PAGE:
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Forestry and Lumber Mill Fall Protection Systems

From initial harvest to the lumber mill, the forestry industry presents a unique set of fall protection challenges.  Addressing these fall hazards requires the implementation of a comprehensive fall prevention strategy, which includes the proper mix of fall protection equipment, personnel training, and partnering with a fall protection company that appreciates the unique nature of your facility’s access points and potential fall hazards.

We are a complete turnkey provider of forestry and lumber mill fall protection systems and have years of design and installation experience in this market sector.  Contact us for expert assistance with your fall arrest, fall restraint and fall protection requirements.

Design Considerations

Forestry Fall Protection Design Considerations

Although the use of PPE such as lanyards and climbing harnesses to safely climb and descend from trees with heavy chain saws may seem obvious, the web of fall protection that begins in the forest must extend to the lumber mill and beyond. Guardrails, horizontal and vertical lifelines, and rigid beam fall protection systems utilized in lumber processing facilities must be designed with environmental factors, proximity to cranes and saws, and traffic flow taken into consideration. Fall protection and fall arrest systems must not interfere with worker mobility or impede the path of processing equipment in any way.

Because OSHA regulations apply to unprotected leading edges greater than 48 inches, a fall protection system is required to protect workers while tarping finished lumber loads on flatbed trailers. Eliminating the need to climb on uneven surfaces obscured by a tarp is considered a best practice. For this reason, the use of an automated truck tarp system operated from ground level is recommended.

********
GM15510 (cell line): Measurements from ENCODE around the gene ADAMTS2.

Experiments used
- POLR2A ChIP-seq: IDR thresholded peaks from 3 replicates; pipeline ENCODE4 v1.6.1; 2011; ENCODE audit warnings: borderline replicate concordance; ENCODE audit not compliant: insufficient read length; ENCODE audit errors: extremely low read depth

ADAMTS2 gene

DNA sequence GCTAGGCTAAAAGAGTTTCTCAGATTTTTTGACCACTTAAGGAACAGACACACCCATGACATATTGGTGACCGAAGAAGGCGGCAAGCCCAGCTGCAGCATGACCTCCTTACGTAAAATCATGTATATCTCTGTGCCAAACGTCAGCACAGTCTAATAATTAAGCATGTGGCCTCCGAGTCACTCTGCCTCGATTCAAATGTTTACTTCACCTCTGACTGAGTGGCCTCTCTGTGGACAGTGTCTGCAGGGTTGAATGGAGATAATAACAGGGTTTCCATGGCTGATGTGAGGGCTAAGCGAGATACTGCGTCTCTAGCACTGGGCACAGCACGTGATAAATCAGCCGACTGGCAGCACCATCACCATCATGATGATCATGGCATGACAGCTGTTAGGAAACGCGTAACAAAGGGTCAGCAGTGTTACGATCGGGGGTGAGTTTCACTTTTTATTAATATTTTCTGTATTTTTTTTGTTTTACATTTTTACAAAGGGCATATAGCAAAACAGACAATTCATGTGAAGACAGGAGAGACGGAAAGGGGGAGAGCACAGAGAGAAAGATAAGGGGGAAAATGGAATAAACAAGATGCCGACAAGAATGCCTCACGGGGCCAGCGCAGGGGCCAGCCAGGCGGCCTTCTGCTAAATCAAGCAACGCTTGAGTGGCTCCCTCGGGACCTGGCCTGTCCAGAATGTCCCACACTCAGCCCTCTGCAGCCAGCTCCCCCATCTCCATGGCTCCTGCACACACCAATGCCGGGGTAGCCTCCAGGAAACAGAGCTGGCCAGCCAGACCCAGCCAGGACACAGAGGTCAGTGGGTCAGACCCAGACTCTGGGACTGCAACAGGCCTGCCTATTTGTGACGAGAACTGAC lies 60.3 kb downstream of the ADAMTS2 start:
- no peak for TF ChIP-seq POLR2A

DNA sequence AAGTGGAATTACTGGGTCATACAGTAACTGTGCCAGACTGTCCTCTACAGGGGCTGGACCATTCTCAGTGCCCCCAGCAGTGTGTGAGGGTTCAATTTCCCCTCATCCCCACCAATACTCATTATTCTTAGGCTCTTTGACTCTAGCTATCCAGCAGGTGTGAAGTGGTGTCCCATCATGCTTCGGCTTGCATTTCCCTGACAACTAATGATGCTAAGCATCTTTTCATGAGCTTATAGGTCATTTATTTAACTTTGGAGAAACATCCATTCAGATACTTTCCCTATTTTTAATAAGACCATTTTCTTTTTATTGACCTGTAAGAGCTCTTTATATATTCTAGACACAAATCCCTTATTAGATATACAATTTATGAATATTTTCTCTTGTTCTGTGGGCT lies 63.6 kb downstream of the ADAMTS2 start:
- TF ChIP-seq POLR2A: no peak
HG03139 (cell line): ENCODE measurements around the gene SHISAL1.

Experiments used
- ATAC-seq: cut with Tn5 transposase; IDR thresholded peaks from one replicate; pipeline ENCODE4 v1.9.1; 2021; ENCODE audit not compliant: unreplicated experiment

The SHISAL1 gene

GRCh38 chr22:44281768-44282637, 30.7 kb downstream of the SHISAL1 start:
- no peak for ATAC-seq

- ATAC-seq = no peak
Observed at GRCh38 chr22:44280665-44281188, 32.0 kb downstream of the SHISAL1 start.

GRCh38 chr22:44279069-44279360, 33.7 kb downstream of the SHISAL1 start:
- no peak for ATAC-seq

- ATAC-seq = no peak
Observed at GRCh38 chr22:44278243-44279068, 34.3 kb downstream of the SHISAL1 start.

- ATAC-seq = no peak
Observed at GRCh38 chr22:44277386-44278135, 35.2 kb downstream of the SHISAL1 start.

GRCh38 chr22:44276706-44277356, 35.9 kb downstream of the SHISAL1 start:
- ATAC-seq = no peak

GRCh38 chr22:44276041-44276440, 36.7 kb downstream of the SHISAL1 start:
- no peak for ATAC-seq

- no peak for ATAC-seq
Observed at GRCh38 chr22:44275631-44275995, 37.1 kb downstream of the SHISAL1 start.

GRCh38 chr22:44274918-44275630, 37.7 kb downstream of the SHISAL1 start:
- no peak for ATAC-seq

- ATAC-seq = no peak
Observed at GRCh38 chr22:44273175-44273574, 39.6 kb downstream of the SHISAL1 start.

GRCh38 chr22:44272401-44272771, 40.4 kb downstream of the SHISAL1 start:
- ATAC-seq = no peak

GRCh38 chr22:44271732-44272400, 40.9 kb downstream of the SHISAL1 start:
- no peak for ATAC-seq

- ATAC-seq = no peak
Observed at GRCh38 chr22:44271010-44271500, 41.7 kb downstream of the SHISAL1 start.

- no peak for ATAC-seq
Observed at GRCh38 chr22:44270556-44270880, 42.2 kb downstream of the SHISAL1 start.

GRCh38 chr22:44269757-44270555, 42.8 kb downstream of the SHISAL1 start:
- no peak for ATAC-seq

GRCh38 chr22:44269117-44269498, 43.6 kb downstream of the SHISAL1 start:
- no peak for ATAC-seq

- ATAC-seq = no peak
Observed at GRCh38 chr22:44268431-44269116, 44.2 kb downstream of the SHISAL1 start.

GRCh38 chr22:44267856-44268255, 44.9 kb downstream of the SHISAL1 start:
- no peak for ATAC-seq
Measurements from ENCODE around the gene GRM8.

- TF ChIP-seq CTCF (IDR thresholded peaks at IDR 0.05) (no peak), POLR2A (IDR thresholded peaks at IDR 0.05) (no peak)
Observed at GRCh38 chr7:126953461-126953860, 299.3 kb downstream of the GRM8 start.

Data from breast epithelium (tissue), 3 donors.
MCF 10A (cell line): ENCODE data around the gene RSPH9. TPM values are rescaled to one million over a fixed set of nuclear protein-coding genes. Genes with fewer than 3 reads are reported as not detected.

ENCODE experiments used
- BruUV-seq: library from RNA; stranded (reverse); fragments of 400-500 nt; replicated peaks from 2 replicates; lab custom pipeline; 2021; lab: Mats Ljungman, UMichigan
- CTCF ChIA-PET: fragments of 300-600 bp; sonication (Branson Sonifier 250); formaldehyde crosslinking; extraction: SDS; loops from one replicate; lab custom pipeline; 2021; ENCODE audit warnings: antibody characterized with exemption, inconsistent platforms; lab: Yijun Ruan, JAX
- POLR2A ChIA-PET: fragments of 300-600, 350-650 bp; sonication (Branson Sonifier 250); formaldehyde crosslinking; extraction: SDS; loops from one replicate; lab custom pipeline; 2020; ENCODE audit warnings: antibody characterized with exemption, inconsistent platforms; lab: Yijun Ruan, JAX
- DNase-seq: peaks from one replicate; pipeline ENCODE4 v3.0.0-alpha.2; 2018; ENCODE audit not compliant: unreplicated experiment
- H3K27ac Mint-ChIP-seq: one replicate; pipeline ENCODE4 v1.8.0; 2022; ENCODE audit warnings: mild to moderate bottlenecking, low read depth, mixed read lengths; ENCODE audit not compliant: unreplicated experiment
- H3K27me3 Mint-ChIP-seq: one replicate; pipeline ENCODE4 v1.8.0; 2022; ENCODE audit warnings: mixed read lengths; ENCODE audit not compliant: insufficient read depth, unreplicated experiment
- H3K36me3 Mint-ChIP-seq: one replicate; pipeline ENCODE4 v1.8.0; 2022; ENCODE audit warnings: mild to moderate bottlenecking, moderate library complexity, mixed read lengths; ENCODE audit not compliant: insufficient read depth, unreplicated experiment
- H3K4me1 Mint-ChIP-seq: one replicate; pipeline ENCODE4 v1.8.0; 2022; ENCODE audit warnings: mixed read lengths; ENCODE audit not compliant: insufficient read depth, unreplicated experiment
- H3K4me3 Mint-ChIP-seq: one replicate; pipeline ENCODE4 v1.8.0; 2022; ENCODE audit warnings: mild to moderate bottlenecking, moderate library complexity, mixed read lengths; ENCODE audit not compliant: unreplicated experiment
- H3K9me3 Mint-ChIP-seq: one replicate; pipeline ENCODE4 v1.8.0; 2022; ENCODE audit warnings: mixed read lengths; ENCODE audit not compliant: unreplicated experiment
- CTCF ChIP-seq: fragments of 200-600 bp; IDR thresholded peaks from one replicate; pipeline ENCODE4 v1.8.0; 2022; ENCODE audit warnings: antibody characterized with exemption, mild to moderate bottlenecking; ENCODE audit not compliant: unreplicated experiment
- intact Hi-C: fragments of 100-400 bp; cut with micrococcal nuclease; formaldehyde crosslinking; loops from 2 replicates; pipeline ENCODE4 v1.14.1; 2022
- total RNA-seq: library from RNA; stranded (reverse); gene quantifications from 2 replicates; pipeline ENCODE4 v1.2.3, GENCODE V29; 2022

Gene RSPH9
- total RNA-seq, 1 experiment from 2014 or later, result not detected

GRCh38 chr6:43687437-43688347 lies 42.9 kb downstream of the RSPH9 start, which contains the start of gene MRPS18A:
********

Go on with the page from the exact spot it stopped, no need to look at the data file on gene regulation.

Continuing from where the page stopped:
DFP has years of experience designing and installing fall protection systems for the forestry and lumber mill market sectors. Our understanding of your facility’s unique access points and fall hazards, combined with our turnkey approach to OSHA compliant fall protection will keep both your work areas and employees safe.

OSHA Regulations

    • 1926.502(d)
      'Personal fall arrest systems.' Personal fall arrest systems and their use shall comply with the provisions set forth below. Effective January 1, 1998, body belts are not acceptable as part of a personal fall arrest system. Note: The use of a body belt in a positioning device system is acceptable and is regulated under paragraph (e) of this section.
    • 1926.502(d)(8)
      Horizontal lifelines shall be designed, installed, and used, under the supervision of a qualified person, as part of a complete personal fall arrest system, which maintains a safety factor of at least two.
    • 1926.502(d)(9)
      Lanyards and vertical lifelines shall have a minimum breaking strength of 5,000 pounds (22.2 kN).
  • Ladders
    • 1926.1053(a)(18)
      Fixed ladders shall be provided with cages, wells, ladder safety devices, or self-retracting lifelines where the length of climb is less than 24 feet (7.3 m) but the top of the ladder is at a distance greater than 24 feet (7.3 m) above lower levels.
    • 1926.1053(a)(19)
      Where the total length of a climb equals or exceeds 24 feet (7.3 m), fixed ladders shall be equipped with one of the following:
    • 1926.1053(a)(19)(i)
      Ladder safety devices; or
    • 1926.1053(a)(19)(ii)
      Self-retracting lifelines, and rest platforms at intervals not to exceed 150 feet (45.7 m); or
    • 1926.1053(a)(19)(iii)
      A cage or well, and multiple ladder sections, each ladder section not to exceed 50 feet (15.2 m) in length. Ladder sections shall be offset from adjacent sections, and landing platforms shall be provided at maximum intervals of 50 feet (15.2 m).

Talk to a fall protection specialist

Tell us about your fall protection needs, and we’ll configure a system that rises to your challenges.